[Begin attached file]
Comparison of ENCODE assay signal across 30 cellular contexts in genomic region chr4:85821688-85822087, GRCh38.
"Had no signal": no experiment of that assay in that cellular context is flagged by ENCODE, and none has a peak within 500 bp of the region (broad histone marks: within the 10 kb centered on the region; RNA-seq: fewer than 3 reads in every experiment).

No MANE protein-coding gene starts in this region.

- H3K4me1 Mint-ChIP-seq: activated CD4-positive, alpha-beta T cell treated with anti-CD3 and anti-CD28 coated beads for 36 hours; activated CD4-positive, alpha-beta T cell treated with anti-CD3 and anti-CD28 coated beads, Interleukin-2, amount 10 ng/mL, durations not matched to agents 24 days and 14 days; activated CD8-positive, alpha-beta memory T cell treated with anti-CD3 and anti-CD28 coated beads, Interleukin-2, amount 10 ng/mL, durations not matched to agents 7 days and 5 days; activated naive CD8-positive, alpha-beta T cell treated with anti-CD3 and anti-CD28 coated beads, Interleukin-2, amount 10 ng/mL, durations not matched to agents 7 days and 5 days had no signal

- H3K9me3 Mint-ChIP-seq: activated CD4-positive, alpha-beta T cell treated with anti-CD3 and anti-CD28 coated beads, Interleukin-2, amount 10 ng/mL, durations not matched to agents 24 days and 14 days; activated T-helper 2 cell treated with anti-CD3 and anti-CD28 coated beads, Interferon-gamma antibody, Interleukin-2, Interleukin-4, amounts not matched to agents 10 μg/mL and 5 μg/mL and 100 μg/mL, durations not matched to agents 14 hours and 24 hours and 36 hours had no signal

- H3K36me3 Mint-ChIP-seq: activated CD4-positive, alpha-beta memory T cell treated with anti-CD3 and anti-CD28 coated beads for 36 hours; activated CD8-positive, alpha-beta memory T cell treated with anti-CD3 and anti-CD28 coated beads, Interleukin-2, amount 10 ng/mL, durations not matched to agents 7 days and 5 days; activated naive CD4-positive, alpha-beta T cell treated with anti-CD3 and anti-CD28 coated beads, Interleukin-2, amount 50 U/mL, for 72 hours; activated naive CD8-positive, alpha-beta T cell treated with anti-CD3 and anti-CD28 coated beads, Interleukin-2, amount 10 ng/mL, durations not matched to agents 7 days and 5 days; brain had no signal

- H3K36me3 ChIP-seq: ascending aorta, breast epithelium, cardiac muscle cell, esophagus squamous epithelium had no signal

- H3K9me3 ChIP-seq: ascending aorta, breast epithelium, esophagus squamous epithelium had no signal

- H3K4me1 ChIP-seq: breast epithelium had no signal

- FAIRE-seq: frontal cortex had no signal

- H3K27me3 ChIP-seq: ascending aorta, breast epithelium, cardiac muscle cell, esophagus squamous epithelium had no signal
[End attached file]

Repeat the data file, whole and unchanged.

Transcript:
Comparison of ENCODE assay signal across 30 cellular contexts in genomic region chr4:85821688-85822087, GRCh38.
"Had no signal": no experiment of that assay in that cellular context is flagged by ENCODE, and none has a peak within 500 bp of the region (broad histone marks: within the 10 kb centered on the region; RNA-seq: fewer than 3 reads in every experiment).

No MANE protein-coding gene starts in this region.

- H3K4me1 Mint-ChIP-seq: activated CD4-positive, alpha-beta T cell treated with anti-CD3 and anti-CD28 coated beads for 36 hours; activated CD4-positive, alpha-beta T cell treated with anti-CD3 and anti-CD28 coated beads, Interleukin-2, amount 10 ng/mL, durations not matched to agents 24 days and 14 days; activated CD8-positive, alpha-beta memory T cell treated with anti-CD3 and anti-CD28 coated beads, Interleukin-2, amount 10 ng/mL, durations not matched to agents 7 days and 5 days; activated naive CD8-positive, alpha-beta T cell treated with anti-CD3 and anti-CD28 coated beads, Interleukin-2, amount 10 ng/mL, durations not matched to agents 7 days and 5 days had no signal

- H3K9me3 Mint-ChIP-seq: activated CD4-positive, alpha-beta T cell treated with anti-CD3 and anti-CD28 coated beads, Interleukin-2, amount 10 ng/mL, durations not matched to agents 24 days and 14 days; activated T-helper 2 cell treated with anti-CD3 and anti-CD28 coated beads, Interferon-gamma antibody, Interleukin-2, Interleukin-4, amounts not matched to agents 10 μg/mL and 5 μg/mL and 100 μg/mL, durations not matched to agents 14 hours and 24 hours and 36 hours had no signal

- H3K36me3 Mint-ChIP-seq: activated CD4-positive, alpha-beta memory T cell treated with anti-CD3 and anti-CD28 coated beads for 36 hours; activated CD8-positive, alpha-beta memory T cell treated with anti-CD3 and anti-CD28 coated beads, Interleukin-2, amount 10 ng/mL, durations not matched to agents 7 days and 5 days; activated naive CD4-positive, alpha-beta T cell treated with anti-CD3 and anti-CD28 coated beads, Interleukin-2, amount 50 U/mL, for 72 hours; activated naive CD8-positive, alpha-beta T cell treated with anti-CD3 and anti-CD28 coated beads, Interleukin-2, amount 10 ng/mL, durations not matched to agents 7 days and 5 days; brain had no signal

- H3K36me3 ChIP-seq: ascending aorta, breast epithelium, cardiac muscle cell, esophagus squamous epithelium had no signal

- H3K9me3 ChIP-seq: ascending aorta, breast epithelium, esophagus squamous epithelium had no signal

- H3K4me1 ChIP-seq: breast epithelium had no signal

- FAIRE-seq: frontal cortex had no signal

- H3K27me3 ChIP-seq: ascending aorta, breast epithelium, cardiac muscle cell, esophagus squamous epithelium had no signal